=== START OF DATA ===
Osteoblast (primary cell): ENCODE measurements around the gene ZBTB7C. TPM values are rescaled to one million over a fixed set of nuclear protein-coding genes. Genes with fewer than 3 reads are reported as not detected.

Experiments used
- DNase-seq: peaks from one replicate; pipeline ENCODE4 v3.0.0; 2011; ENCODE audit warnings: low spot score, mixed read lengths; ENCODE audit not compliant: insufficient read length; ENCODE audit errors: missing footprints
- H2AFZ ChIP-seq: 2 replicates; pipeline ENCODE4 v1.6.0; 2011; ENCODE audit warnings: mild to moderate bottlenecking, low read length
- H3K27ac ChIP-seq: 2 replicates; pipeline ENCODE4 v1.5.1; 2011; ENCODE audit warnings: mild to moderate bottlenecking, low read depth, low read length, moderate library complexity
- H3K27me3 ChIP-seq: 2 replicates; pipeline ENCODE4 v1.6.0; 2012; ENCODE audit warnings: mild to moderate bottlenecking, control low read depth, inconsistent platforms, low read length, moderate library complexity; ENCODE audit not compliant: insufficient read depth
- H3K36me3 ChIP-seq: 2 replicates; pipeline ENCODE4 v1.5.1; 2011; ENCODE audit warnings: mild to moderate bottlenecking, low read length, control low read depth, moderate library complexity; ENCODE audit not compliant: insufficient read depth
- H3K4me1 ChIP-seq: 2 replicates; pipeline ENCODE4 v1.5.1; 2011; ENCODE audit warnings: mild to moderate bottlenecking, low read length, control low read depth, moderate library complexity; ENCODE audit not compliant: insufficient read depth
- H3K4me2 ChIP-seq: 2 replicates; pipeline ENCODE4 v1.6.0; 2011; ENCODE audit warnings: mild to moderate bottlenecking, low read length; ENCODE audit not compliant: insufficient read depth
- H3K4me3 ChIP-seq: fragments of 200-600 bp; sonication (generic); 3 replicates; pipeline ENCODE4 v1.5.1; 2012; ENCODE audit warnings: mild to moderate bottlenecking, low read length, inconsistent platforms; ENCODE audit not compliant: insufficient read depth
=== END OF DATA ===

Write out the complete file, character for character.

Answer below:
Osteoblast (primary cell): ENCODE measurements around the gene ZBTB7C. TPM values are rescaled to one million over a fixed set of nuclear protein-coding genes. Genes with fewer than 3 reads are reported as not detected.

Experiments used
- DNase-seq: peaks from one replicate; pipeline ENCODE4 v3.0.0; 2011; ENCODE audit warnings: low spot score, mixed read lengths; ENCODE audit not compliant: insufficient read length; ENCODE audit errors: missing footprints
- H2AFZ ChIP-seq: 2 replicates; pipeline ENCODE4 v1.6.0; 2011; ENCODE audit warnings: mild to moderate bottlenecking, low read length
- H3K27ac ChIP-seq: 2 replicates; pipeline ENCODE4 v1.5.1; 2011; ENCODE audit warnings: mild to moderate bottlenecking, low read depth, low read length, moderate library complexity
- H3K27me3 ChIP-seq: 2 replicates; pipeline ENCODE4 v1.6.0; 2012; ENCODE audit warnings: mild to moderate bottlenecking, control low read depth, inconsistent platforms, low read length, moderate library complexity; ENCODE audit not compliant: insufficient read depth
- H3K36me3 ChIP-seq: 2 replicates; pipeline ENCODE4 v1.5.1; 2011; ENCODE audit warnings: mild to moderate bottlenecking, low read length, control low read depth, moderate library complexity; ENCODE audit not compliant: insufficient read depth
- H3K4me1 ChIP-seq: 2 replicates; pipeline ENCODE4 v1.5.1; 2011; ENCODE audit warnings: mild to moderate bottlenecking, low read length, control low read depth, moderate library complexity; ENCODE audit not compliant: insufficient read depth
- H3K4me2 ChIP-seq: 2 replicates; pipeline ENCODE4 v1.6.0; 2011; ENCODE audit warnings: mild to moderate bottlenecking, low read length; ENCODE audit not compliant: insufficient read depth
- H3K4me3 ChIP-seq: fragments of 200-600 bp; sonication (generic); 3 replicates; pipeline ENCODE4 v1.5.1; 2012; ENCODE audit warnings: mild to moderate bottlenecking, low read length, inconsistent platforms; ENCODE audit not compliant: insufficient read depth